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A History Of The Church In Six Books by Evagrius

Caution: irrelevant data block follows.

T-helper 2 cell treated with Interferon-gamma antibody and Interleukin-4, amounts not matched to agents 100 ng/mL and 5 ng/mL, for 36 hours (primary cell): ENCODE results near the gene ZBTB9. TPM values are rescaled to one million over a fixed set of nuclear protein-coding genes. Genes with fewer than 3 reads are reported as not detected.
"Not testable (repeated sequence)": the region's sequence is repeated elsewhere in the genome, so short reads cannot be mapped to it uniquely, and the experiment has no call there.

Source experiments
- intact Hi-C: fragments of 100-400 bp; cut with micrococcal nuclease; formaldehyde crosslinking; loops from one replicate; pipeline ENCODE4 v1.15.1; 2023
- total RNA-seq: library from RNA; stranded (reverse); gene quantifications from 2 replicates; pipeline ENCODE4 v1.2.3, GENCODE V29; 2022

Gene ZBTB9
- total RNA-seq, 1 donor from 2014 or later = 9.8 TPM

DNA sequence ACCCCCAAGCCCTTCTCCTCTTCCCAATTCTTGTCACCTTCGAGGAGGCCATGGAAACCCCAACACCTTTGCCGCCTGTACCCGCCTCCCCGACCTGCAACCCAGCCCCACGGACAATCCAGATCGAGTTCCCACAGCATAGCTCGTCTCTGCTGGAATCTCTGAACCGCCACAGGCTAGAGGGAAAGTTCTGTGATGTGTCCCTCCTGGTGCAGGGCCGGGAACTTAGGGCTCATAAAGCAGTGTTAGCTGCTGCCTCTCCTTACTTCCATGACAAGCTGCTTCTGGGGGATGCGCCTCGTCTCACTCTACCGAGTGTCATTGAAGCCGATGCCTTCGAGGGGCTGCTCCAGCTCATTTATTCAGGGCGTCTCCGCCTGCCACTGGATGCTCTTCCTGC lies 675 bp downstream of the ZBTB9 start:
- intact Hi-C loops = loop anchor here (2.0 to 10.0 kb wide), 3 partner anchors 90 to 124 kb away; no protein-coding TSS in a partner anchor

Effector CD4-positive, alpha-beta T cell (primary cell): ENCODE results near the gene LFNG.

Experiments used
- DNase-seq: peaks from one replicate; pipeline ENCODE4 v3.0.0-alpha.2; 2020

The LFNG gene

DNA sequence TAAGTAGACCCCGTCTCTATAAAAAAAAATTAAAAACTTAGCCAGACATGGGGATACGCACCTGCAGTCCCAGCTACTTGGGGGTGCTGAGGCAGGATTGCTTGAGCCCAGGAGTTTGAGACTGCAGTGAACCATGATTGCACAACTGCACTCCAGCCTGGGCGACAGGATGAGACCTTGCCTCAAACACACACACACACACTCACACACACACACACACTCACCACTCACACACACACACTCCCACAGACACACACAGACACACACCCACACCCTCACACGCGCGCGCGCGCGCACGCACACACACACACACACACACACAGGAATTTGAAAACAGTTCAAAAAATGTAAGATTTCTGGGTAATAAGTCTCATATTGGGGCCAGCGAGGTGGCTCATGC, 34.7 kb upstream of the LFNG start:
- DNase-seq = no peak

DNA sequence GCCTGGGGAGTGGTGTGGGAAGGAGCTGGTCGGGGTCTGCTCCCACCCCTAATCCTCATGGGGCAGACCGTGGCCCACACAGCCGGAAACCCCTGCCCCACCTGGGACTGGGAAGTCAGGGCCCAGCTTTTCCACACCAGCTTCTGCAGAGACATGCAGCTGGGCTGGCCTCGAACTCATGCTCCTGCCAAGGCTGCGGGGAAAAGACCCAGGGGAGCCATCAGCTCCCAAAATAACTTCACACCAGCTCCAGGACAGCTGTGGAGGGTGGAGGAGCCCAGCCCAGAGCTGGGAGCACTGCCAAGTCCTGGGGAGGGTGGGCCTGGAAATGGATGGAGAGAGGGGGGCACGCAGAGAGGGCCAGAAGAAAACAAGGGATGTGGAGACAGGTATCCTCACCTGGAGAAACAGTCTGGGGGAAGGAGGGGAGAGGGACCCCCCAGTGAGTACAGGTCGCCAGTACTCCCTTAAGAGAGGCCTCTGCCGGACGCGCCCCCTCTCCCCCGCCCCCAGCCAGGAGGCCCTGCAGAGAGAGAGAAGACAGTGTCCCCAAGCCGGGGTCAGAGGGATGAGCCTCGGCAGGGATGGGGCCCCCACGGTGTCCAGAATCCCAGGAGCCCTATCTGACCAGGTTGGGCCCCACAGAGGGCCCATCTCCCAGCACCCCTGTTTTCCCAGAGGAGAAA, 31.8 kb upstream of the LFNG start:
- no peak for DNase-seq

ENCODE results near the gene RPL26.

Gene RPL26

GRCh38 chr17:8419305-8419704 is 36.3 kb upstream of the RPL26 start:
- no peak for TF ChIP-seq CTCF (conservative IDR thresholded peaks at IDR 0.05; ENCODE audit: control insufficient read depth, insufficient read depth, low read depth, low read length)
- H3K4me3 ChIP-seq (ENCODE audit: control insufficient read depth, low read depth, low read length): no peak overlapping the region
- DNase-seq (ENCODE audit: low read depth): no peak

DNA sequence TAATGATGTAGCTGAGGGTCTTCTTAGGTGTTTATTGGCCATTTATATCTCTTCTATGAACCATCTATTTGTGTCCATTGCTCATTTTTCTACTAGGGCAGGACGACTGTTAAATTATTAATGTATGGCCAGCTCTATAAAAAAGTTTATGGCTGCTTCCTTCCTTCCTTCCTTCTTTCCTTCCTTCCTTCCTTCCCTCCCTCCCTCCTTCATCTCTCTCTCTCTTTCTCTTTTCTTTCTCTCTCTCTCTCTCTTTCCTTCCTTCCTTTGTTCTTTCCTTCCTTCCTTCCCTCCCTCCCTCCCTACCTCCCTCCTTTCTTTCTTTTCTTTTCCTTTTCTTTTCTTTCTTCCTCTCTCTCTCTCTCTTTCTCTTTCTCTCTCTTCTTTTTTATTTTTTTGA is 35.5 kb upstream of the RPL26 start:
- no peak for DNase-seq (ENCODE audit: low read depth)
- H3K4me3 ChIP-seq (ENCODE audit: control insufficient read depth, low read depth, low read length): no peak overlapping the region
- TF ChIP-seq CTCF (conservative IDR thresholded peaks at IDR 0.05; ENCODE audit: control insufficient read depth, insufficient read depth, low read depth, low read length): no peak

HE is succeeded in the command by Priscus, a person difficult of access, and not readily approached without necessary occasion, who expected the successful accomplishment of all his measures if he should maintain an almost entire seclusion; from a notion, that, through the awe thence resulting, the soldiery also would be more obedient to orders. Accordingly, on his arrival at the camp with stern and haughty look and in imposing costume, he issued certain orders, relating to the hardihood of the soldiery in the field, to strictness in respect of their arms and to their allowances. Having received previous intimation of the proceeding, they then gave unrestrained vent to their rage; and advancing in a body to the general’s quarters, they pillage, in barbarian fashion, all his magnificence and the most valuable of his treasures, and would inevitably have despatched Priscus himself, had he not mounted one of the led horses, and escaped to Edessa: to which place they laid siege, demanding his surrender.








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